Wildfires have burned about 74,000 acres of Washington since June 1 — roughly twice the acreage that burned in the same period in 2014.
And hot, dry weather appears to be the safe bet through next winter.
State officials briefed the press Friday on the statewide drought, Washington’s worse since at least the late 19th century.
“We have never experienced a drought like this,” said Maia Bellon, director of Washington’s Department of Ecology. She said 98.6 percent of the state could be considered in severe drought conditions. (Ecology has a web site on the drought.)
Since June 1,747 wildfires have destroyed 74,000 acres of land, or 115 square miles, compared to 35,000 acres in the same period last year. This year’s fires have burned an area a third again as large as Seattle, which covers 84 square miles.
On July 14 last year, lightning strikes in dry conditions sparked the Carleton Complex fires, which became the largest in Washington’s history. The fires in Chelan and Okanogan counties destroyed more than 300 homes, caused one death by a heart attack, and required 3,000 people to combat.
As a result, the Washington Department of Natural Resources has pre-positioned firefighting equipment this summer to react more quickly to spreading wildfires.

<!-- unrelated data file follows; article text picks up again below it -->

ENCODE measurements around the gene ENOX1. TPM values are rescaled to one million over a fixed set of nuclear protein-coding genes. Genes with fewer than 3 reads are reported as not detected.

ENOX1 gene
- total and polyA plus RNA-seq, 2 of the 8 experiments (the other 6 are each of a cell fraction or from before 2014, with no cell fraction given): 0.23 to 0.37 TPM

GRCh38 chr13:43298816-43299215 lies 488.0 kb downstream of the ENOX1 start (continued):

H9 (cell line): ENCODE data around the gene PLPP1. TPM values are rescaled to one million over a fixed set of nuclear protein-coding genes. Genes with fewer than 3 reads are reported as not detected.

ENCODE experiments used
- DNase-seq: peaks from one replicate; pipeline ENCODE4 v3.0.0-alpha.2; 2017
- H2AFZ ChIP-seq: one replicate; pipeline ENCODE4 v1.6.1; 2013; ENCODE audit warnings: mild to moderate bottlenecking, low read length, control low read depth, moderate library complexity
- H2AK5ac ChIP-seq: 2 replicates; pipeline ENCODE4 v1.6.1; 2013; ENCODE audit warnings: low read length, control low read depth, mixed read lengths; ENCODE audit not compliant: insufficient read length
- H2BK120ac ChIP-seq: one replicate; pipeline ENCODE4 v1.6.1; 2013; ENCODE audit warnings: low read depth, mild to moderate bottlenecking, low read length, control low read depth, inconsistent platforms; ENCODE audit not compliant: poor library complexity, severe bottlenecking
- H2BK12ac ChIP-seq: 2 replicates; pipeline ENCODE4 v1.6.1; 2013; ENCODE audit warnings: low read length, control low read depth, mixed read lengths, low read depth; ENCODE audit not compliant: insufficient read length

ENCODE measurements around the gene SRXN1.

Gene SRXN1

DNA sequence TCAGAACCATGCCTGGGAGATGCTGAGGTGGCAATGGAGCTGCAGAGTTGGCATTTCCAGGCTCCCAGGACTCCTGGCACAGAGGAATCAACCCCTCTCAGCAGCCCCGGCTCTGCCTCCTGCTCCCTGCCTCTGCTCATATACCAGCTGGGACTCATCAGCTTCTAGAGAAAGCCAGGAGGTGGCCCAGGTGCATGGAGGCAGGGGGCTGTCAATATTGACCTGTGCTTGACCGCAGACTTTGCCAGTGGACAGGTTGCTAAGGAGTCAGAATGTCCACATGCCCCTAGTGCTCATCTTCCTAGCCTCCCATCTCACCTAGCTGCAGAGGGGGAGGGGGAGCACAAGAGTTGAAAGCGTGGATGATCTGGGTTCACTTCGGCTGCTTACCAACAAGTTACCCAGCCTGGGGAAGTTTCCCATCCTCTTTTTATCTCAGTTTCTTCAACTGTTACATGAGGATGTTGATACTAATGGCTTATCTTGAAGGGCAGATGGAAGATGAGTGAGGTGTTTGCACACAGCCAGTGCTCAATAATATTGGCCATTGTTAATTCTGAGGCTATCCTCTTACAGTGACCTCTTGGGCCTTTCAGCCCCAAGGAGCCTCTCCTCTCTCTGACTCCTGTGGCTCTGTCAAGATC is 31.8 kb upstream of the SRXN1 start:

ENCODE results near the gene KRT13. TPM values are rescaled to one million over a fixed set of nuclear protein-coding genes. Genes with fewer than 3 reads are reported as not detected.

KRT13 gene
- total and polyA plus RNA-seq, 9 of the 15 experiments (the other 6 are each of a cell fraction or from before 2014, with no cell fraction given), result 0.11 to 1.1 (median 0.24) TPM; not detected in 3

Crops on both sides of the Cascades are hurting from the heat and lack of water, officials said. This year, 84 percent of the state’s rivers and streams are below their normal flows, with 44 percent being at record low flows. The flows in the heavily farmed Yakima River basin are less than half normal. Some Walla Walla River basin streams are totally dry.
A preliminary estimate in May predicted the loss of about $1.2 billion worth of crops. In 2013, Washington’s farmers grew $10.1 billion worth of crops. On Friday, Jaclyn Hancock, a hydrogeologist with the Washington Department of Agriculture, said the actual agricultural loss figure probably won’t be known until 2017.
In Seattle, unusually low rainfalls and the hottest June on record has led to Seattle Public Utilities warning residents to be extra careful in their use of water. However, water usage in Seattle has been running slightly ahead of other recent years, according to Seattle Public Utilities.
Gov. Jay Inslee has cited low snowpacks, abnormally warm weather and the loss of crops as reasons to combat global warming, which has been one of his top issues. His efforts to combat carbon emissions were stalled or stopped in Legislature this year.
However, Sen. James Honeyford, R-Sunnyside, managed to get $16 million in drought relief money allocated for 2015-2017. The money will go to irrigation districts and public utilities for water-related repairs and improvements, digging wells and pumping water from one location to another. And it will be used to lease water from senior water-rights holders to send to those who may need it the most.
Nick Bond of the Office of the Washington State Climatologist, said that the next one or two weeks might cool a bit, but that August and September are tentatively expected to be warmer and drier than normal. Also, he said, next winter is tentatively expected to be warmer than normal and dry.
This story was first posted on Friday, July 17.